NONFICTION FINALIST Never Caught by Erica Armstrong Dunbar2017 Finalist for the National Book Award for Nonfiction A startling and eye-opening look into America's First Family, Never Caught is the powerful narrative of Ona Judge, George and Martha Washington's runaway slave who risked everything to escape the nation's capital and reach freedom. When George Washington was elected president, he reluctantly left his beloved Mount Vernon to serve in Philadelphia, the temporary seat of the nation's capital. In setting up his household he took Tobias Lear, his celebrated secretary and eight slaves, including Ona Judge, about whom little has been written. As he grew accustomed to Northern ways, there was one change he couldn't get his arms around: Pennsylvania law required enslaved people be set free after six months of residency in the state. Rather than comply, Washington decided to circumvent the law. Every six months he sent the slaves back down south just as the clock was about to expire. Though Ona Judge lived a life of relative comfort, the few pleasantries she was afforded were nothing compared to freedom, a glimpse of which she encountered first-hand in Philadelphia. So, when the opportunity presented itself, Judge left everything she knew to escape to New England. Yet freedom would not come without its costs. At just twenty-two-years-old, Ona became the subject of an intense manhunt led by George Washington, who used his political and personal contacts to recapture his property. With impeccable research, historian Erica Armstrong Dunbar weaves a powerful tale and offers fascinating new scholarship on how one young woman risked it all to gain freedom from the famous founding father.
Call Number: Gen Coll E444 .D86 2017
POETRY Half-Light by Frank Bidart2018 WINNER OF THE PULITZER PRIZE IN POETRY; WINNER OF THE 2017 NATIONAL BOOK AWARD FOR POETRY The collected poems of Frank Bidart perform one of the most remarkable transmutations of the body into language in contemporary literature; the human voice in all its extreme registers, whether it's that of the child-murderer Herbert White, the obsessive anorexic Ellen West, the tormented genius Vaslav Nijinsky, or the poet's own. And in that embodiment is a transgressive empathy, one that recognizes our wild appetites, the monsters, the misfits, the misunderstood among us and inside us. Few writers have so willingly ventured to the dark places of the human psyche and allowed themselves to be stripped bare on the page with such candor and vulnerability. Intimate and unguarded, Bidart's Half-light: Collected Poems 1965-2017 are a radical confrontation with human nature, a conflict eternally renewed and reframed, restless line by restless line.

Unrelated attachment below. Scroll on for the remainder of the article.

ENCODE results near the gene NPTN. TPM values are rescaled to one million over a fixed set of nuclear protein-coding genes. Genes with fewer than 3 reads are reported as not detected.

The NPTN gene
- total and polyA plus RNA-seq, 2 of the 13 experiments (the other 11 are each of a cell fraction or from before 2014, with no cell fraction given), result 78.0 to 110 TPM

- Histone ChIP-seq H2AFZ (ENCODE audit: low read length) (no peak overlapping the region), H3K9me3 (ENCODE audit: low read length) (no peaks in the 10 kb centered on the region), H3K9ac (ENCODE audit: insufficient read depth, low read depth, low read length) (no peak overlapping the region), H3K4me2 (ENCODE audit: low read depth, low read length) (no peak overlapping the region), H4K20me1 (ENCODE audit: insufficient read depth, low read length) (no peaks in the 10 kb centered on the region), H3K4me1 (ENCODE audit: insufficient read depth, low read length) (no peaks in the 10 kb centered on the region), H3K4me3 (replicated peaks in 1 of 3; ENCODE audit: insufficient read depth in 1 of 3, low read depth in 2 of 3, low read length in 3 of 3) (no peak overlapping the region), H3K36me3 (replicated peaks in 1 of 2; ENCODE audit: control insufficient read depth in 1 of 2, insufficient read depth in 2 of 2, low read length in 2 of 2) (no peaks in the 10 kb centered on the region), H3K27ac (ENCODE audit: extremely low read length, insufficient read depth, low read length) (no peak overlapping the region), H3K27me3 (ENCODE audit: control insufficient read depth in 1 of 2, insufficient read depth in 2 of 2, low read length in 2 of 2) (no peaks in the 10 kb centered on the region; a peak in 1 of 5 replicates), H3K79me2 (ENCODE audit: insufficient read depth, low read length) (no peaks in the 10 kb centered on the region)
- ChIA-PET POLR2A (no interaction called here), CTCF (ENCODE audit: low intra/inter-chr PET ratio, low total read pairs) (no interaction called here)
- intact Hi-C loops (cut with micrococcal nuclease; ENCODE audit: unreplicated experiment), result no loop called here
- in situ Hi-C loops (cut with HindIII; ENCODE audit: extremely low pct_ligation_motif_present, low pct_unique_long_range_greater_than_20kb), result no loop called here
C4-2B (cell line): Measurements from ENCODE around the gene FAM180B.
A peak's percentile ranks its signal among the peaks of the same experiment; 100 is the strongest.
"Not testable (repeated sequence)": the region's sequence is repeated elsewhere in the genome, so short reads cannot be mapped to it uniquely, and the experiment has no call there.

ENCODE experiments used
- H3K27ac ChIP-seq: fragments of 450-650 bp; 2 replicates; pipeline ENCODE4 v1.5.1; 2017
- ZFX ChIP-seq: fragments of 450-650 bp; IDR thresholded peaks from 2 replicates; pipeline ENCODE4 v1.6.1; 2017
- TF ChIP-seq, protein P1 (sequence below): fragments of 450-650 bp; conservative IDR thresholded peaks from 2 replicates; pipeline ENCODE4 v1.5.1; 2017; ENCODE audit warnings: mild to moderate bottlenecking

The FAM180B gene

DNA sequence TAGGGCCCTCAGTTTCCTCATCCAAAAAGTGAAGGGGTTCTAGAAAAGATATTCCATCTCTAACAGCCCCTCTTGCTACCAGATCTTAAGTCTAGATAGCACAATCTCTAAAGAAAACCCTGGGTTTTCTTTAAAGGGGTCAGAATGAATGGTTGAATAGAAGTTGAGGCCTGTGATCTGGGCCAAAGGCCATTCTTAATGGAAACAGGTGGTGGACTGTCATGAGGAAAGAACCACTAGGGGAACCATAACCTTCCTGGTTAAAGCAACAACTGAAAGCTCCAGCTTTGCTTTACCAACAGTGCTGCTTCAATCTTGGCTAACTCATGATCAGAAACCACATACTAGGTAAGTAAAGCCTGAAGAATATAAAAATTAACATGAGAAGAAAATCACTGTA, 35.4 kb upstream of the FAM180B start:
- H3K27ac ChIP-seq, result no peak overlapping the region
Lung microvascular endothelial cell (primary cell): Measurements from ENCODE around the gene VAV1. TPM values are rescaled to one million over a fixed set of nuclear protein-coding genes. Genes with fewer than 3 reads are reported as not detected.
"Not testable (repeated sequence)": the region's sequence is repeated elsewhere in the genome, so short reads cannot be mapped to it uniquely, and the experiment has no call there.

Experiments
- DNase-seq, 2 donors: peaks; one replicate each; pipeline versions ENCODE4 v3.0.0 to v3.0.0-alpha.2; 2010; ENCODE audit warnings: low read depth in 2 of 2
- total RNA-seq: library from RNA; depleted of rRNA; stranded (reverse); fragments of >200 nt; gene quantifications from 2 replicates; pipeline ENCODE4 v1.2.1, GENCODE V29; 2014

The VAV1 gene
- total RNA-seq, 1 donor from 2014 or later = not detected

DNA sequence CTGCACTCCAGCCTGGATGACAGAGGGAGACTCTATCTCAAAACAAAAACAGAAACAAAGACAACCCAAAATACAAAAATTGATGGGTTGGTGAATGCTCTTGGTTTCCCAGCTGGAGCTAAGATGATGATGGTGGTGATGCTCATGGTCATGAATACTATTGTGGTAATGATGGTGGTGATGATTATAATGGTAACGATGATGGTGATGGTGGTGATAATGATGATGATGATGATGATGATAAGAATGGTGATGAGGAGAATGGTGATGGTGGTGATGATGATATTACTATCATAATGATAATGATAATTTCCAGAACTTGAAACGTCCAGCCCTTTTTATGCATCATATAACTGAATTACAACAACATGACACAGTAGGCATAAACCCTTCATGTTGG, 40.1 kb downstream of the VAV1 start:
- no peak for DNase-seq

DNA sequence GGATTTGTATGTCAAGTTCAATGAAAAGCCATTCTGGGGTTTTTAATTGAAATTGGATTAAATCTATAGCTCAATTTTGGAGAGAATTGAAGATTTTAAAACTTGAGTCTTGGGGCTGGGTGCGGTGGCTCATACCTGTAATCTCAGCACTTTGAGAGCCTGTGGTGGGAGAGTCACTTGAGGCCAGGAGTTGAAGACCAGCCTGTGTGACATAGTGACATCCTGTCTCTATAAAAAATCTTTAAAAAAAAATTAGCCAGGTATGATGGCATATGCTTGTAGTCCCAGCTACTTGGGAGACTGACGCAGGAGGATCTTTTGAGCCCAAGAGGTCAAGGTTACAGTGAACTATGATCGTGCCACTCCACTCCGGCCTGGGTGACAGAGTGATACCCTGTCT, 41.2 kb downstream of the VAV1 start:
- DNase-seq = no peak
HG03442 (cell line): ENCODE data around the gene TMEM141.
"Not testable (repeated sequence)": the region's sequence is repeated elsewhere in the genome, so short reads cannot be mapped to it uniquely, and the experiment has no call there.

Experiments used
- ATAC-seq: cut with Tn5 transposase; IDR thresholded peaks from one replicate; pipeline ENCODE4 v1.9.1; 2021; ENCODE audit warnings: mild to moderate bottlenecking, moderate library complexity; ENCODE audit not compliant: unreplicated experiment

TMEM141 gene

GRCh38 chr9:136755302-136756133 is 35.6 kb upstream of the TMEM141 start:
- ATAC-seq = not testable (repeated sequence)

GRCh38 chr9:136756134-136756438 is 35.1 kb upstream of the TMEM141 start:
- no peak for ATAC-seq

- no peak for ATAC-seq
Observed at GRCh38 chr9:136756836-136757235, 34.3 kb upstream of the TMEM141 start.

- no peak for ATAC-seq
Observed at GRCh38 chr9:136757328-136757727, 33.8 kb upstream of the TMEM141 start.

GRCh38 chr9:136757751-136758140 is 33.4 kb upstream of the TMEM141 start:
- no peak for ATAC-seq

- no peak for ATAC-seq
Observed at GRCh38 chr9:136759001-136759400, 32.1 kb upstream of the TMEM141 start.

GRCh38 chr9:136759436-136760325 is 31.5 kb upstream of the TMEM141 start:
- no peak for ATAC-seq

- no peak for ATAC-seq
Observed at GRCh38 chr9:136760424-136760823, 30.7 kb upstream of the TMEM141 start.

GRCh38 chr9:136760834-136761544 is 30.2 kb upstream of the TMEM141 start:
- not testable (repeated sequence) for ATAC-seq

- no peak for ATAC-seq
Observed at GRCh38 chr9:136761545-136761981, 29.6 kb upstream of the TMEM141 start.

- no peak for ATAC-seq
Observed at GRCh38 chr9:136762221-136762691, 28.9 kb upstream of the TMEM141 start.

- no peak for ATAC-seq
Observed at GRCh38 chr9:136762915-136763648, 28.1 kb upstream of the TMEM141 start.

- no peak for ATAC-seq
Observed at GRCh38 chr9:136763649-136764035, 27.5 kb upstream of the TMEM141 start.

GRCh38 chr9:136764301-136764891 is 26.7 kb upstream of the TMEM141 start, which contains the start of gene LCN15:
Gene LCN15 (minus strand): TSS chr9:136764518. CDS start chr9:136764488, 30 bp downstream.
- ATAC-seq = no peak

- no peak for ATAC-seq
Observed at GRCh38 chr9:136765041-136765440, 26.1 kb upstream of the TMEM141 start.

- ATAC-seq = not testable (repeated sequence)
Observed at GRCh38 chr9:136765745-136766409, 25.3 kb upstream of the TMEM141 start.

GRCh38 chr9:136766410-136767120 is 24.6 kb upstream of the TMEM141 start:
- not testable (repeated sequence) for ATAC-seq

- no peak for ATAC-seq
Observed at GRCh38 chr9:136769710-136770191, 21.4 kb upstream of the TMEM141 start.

Call Number: Gen Coll PS3552 .I33 2017
POETRY Catalog of Unabashed Gratitude by Ross GayWinner, 2015 National Book Critics Circle Award for Poetry; 2016 Kingsley Tufts Poetry Prize Finalist, and 2015 NAACP Image Awards, poetry category. Catalog of Unabashed Gratitude is a sustained meditation on that which goes away--loved ones, the seasons, the earth as we know it--that tries to find solace in the processes of the garden and the orchard. That is, this is a book that studies the wisdom of the garden and orchard, those places where all--death, sorrow, loss--is converted into what might, with patience, nourish us.
Call Number: General Collection PS3607.A9857 C38 2015
NONFICTION The Future Is History by Masha GessenWINNER OF THE 2017 NATIONAL BOOK AWARD IN NONFICTION. Powerful and urgent, The Future Is History is a cautionary tale for our time and for all time. Award-winning journalist and bestselling biographer of Vladimir Putin, Gessen follows the lives of four people born at what promised to be the dawn of democracy. Each of them came of age with unprecedented expectations, some as the children and grandchildren of the very architects of the new Russia, each with newfound aspirations of their own--as entrepreneurs, activists, thinkers, and writers, sexual and social beings. Gessen charts their paths against the machinations of the regime that would crush them all, and against the war it waged on understanding itself, which ensured the unobstructed reemergence of the old Soviet order in the form of today's terrifying and seemingly unstoppable mafia state. ALSO WINNER OF THE NY PUBLIC LIBRARY'S HELEN BERNSTEIN BOOK AWARD; NAMED A BEST BOOK OF 2017 BY THE NEW YORK TIMES BOOK REVIEW; BOSTON GLOBE, CHRISTIAN SCIENCE MONITOR, POP SUGAR.
Call Number: Gen Coll DK510.763 .G48 2017
Publication Date: 2017-10-03
2017 YOUNG ADULT FICTION FINALIST What Girls Are Made Of by Elana K. ArnoldA 2017 National Book Award for Young People's Literature Finalist When Nina Faye was fourteen, her mother told her there was no such thing as unconditional love. Nina believed her. Now she'll do anything for the boy she loves, to prove she's worthy of him. But when he breaks up with her, Nina is lost. What is she if not a girlfriend? What is she made of? Broken-hearted, Nina tries to figure out what the conditions of love are. "Finally, finally, a book that is fully girl, with all of the gore and grace of growing up female exposed." --Carrie Mesrobian, author of the William C. Morris finalist, Sex & Violence